Rapping on camera is a formidable challenge. Rapping on camera while getting a tattoo, however, is a whole different story. Burgeoning Brooklyn emcee Soul Khan was up for the task in his latest music video, shouldering the pain of a searing needle while rifling through the verses of "Rusted Ghosts," his ode to ink.
"If I look inanimate, it's because I'm dealing with the pain of it," Khan told PolicyMic Tuesday, the day the video dropped on YouTube. "I couldn't do all the hand gestures and stuff."
Featuring a bevy of body art, the spacey synth and sweeping keys of "Rusted Ghosts" is perhaps more conducive to a subdued Soul Khan. Though shooting a video and getting a tat at the same time was a new experience, Khan said the concept and lyrics of the song came easily.
"The impetus behind it was that my tattoos, although I don't have a great many, mean a lot to me. Each one possesses either philosophical or experiential significance to me, or both," he explained. "It’s kind of tough to not share that with people, seeing as I share most other things through music."
Khan details the opposition he faced from his mother and friends when getting inked in the song's first verse, rapping, "She's saying she didn't have to/I'm saying it's just a tattoo/On my skin, but she made the kid that the skin's attached to." The second verse is an explanation of his six tattoos. Powered by razor-sharp rhyme schemes and a haunting chorus from Arthur Lewis, the song stands out from Khan's latest EP, Psalm.
Shooting the music video proved to offer additional challenges besides the burn on his left arm. Despite a healthy following of more than 25K fans on Facebook, Khan struggled to find people willing to show off their tattoos as extras.
"That was tough, I apparently don’t have as many tattooed friends as I thought," he remembered. "We just walked up to people on the street. I said my name is Soul Khan, I rap, this is a song about tattoos."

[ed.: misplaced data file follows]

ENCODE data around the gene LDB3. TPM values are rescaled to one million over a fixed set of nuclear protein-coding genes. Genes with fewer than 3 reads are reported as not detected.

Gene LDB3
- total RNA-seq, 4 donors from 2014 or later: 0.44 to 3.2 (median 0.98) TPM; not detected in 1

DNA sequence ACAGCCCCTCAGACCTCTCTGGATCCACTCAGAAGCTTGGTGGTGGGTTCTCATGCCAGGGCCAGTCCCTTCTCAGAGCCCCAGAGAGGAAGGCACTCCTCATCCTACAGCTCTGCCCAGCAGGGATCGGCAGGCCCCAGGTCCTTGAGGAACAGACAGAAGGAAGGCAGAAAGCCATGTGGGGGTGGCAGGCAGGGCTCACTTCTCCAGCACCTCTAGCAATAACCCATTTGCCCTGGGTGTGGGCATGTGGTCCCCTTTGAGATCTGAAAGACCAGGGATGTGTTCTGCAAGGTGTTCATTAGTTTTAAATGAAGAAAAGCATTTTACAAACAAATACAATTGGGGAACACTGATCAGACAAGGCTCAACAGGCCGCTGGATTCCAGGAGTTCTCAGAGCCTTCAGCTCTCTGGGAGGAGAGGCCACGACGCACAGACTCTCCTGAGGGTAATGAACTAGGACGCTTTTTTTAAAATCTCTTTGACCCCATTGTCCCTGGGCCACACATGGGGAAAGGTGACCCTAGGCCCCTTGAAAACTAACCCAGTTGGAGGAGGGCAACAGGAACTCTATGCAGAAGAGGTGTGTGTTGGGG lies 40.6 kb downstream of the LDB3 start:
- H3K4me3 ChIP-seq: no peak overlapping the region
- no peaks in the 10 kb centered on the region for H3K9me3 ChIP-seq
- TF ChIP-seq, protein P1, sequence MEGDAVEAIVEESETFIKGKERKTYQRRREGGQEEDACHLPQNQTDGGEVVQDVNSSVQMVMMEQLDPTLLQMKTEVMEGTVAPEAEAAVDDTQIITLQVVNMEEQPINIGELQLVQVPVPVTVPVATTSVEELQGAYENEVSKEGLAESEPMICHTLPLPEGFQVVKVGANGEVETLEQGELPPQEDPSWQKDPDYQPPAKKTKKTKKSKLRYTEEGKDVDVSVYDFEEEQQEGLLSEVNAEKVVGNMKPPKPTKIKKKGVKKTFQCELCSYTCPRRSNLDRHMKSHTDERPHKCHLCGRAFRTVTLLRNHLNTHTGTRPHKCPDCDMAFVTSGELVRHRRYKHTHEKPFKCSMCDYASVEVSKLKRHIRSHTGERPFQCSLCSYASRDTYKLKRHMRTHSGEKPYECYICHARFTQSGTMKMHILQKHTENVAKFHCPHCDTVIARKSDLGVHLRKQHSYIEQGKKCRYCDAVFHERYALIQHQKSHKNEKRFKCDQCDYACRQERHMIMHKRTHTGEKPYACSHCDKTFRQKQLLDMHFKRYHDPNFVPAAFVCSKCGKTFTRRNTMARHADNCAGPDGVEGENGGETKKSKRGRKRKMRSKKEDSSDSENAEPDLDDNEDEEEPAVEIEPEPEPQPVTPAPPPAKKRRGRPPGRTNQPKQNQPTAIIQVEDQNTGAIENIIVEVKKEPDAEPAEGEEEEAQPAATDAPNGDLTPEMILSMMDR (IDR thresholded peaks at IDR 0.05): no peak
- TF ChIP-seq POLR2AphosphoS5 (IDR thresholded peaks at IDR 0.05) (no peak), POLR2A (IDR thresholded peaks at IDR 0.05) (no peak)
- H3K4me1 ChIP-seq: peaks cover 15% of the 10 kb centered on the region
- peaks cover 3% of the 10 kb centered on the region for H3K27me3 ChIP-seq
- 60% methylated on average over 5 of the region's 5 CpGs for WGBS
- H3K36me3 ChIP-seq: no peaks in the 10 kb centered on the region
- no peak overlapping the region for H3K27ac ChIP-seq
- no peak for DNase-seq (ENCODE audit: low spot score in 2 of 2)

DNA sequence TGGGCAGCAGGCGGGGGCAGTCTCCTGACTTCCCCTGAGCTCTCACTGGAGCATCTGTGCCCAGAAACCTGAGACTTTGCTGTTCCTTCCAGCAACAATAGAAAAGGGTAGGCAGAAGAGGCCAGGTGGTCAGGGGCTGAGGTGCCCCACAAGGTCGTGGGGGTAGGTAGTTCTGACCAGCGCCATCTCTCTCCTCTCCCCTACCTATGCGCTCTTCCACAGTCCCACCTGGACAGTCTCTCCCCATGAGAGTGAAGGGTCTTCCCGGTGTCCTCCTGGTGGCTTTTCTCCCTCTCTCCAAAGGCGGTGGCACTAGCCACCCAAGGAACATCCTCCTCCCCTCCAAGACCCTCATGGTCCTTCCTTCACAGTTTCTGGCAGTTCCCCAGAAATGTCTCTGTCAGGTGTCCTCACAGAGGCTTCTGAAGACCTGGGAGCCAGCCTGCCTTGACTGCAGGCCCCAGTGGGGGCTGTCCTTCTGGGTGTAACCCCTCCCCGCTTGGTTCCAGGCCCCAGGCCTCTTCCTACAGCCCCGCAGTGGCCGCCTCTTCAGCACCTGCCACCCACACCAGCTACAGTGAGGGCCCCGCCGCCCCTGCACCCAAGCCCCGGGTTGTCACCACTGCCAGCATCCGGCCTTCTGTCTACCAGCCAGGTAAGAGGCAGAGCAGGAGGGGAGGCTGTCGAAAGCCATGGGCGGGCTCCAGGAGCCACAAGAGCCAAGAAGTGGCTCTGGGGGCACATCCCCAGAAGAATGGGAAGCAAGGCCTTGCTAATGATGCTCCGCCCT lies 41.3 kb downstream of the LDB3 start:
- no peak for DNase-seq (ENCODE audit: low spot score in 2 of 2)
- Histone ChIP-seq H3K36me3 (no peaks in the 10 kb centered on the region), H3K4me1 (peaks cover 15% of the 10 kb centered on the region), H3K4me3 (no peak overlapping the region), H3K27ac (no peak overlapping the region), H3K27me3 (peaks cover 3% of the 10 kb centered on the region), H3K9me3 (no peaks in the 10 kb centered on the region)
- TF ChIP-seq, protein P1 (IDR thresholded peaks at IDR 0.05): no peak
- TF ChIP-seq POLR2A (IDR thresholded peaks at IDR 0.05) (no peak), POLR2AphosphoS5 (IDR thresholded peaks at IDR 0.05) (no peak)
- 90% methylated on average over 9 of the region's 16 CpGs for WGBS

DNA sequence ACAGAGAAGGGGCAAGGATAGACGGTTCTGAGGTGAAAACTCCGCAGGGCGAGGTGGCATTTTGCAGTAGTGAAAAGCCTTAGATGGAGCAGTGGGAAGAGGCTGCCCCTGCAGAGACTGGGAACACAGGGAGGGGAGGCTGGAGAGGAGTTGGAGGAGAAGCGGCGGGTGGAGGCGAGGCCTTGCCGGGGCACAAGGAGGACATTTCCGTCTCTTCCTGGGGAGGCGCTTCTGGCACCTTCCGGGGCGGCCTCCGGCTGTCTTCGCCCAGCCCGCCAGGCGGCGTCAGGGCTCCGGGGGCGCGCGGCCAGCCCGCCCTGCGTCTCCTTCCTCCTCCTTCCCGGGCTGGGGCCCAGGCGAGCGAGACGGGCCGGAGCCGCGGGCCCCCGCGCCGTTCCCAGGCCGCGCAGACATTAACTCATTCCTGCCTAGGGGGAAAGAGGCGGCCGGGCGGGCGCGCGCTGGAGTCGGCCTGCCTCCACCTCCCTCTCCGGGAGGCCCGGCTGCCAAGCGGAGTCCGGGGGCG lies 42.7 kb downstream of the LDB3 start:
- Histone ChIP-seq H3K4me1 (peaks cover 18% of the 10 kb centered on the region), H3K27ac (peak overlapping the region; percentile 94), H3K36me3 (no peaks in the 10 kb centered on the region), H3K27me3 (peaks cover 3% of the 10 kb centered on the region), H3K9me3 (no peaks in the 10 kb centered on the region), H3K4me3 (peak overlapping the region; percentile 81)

The symbolism of a tattoo is salient for Soul Khan, but not everyone takes the same consideration. Recent statistics from the Pew Research Center show that only 43% of people getting a tattoo use personal meaning as their primary motivation. And according to Khan, that's not a huge problem.
"I’m not against someone getting a tattoo simply because it’s beautiful aesthetically. Beauty obviously has very many forms and interpretations, I can’t be the main arbitrator of what’s beautiful," he said. "But the whole idea of doing it because it's badass or cool is a less sensible reason. If you're 17 going on 18 ... That's probably a bad idea."
Psalm, the final part of a four-EP project named after the tracks on John Coltrane's A Love Supreme, was released on iTunes Tuesday as well. Though the project was previously for sale on Bandcamp, this new version cuts out all samples and features live drumming from Khan's friend Aaron Steele.
With the completion of the EPs and a recent performance at Bonnaroo, Khan appears to be garnering momentum as summer comes around.
"My music is received from my convictions. It’s meant to inspire or provide something that fits well in the contours of your life, makes you feel a different way," he said. "For PolicyMic-type people, this is probably the most socially relevant, least corny hip-hop."
You can buy Psalm on iTunes or any of his other work at SoulKhan.com.